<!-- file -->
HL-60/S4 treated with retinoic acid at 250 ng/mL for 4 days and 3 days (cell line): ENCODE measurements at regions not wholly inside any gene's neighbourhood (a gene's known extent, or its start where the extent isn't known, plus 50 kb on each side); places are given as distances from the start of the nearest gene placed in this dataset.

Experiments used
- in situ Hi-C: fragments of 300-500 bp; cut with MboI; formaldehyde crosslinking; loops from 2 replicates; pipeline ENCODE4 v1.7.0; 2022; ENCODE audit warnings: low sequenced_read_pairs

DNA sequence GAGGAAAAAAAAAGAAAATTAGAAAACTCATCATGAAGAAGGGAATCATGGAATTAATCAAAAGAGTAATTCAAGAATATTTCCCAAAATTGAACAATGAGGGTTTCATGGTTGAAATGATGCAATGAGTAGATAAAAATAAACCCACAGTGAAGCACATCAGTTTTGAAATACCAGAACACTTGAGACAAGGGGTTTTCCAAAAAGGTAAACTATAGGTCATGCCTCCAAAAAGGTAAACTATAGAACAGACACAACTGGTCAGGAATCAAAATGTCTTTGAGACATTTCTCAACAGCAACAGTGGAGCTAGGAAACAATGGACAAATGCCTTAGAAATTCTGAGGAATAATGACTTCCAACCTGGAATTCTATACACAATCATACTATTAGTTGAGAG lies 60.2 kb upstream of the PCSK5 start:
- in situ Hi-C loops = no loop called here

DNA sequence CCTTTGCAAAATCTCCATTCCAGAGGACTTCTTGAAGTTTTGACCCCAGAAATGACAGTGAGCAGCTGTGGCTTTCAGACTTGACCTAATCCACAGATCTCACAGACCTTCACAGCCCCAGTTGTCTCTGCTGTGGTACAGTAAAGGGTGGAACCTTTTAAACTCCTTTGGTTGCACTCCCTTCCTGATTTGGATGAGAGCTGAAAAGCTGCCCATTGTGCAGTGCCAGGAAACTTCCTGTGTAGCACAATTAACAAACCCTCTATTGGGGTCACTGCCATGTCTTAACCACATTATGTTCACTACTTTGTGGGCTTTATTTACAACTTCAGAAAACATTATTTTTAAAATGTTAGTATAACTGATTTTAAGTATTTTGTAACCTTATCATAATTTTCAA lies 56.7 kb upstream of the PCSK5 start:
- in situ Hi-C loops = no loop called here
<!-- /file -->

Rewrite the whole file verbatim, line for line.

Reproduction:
HL-60/S4 treated with retinoic acid at 250 ng/mL for 4 days and 3 days (cell line): ENCODE measurements at regions not wholly inside any gene's neighbourhood (a gene's known extent, or its start where the extent isn't known, plus 50 kb on each side); places are given as distances from the start of the nearest gene placed in this dataset.

Experiments used
- in situ Hi-C: fragments of 300-500 bp; cut with MboI; formaldehyde crosslinking; loops from 2 replicates; pipeline ENCODE4 v1.7.0; 2022; ENCODE audit warnings: low sequenced_read_pairs

DNA sequence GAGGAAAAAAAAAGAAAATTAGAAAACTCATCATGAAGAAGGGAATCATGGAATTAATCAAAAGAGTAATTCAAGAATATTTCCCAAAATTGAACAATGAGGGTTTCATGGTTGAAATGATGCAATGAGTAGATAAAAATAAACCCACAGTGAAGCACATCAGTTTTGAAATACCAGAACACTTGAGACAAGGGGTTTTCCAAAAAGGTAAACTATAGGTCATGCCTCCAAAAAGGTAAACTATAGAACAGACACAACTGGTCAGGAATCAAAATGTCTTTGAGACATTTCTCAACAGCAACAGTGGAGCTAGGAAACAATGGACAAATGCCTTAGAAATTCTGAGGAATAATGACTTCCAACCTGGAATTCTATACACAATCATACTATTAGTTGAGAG lies 60.2 kb upstream of the PCSK5 start:
- in situ Hi-C loops = no loop called here

DNA sequence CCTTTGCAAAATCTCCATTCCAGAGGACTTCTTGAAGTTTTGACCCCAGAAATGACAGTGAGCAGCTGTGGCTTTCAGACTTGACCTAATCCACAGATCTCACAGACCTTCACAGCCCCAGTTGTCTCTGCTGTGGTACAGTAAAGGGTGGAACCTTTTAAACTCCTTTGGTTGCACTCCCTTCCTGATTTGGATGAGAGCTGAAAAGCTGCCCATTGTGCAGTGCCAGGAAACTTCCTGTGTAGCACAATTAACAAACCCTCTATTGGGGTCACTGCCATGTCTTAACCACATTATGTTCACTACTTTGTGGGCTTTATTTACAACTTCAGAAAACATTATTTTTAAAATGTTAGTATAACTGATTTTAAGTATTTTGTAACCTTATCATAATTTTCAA lies 56.7 kb upstream of the PCSK5 start:
- in situ Hi-C loops = no loop called here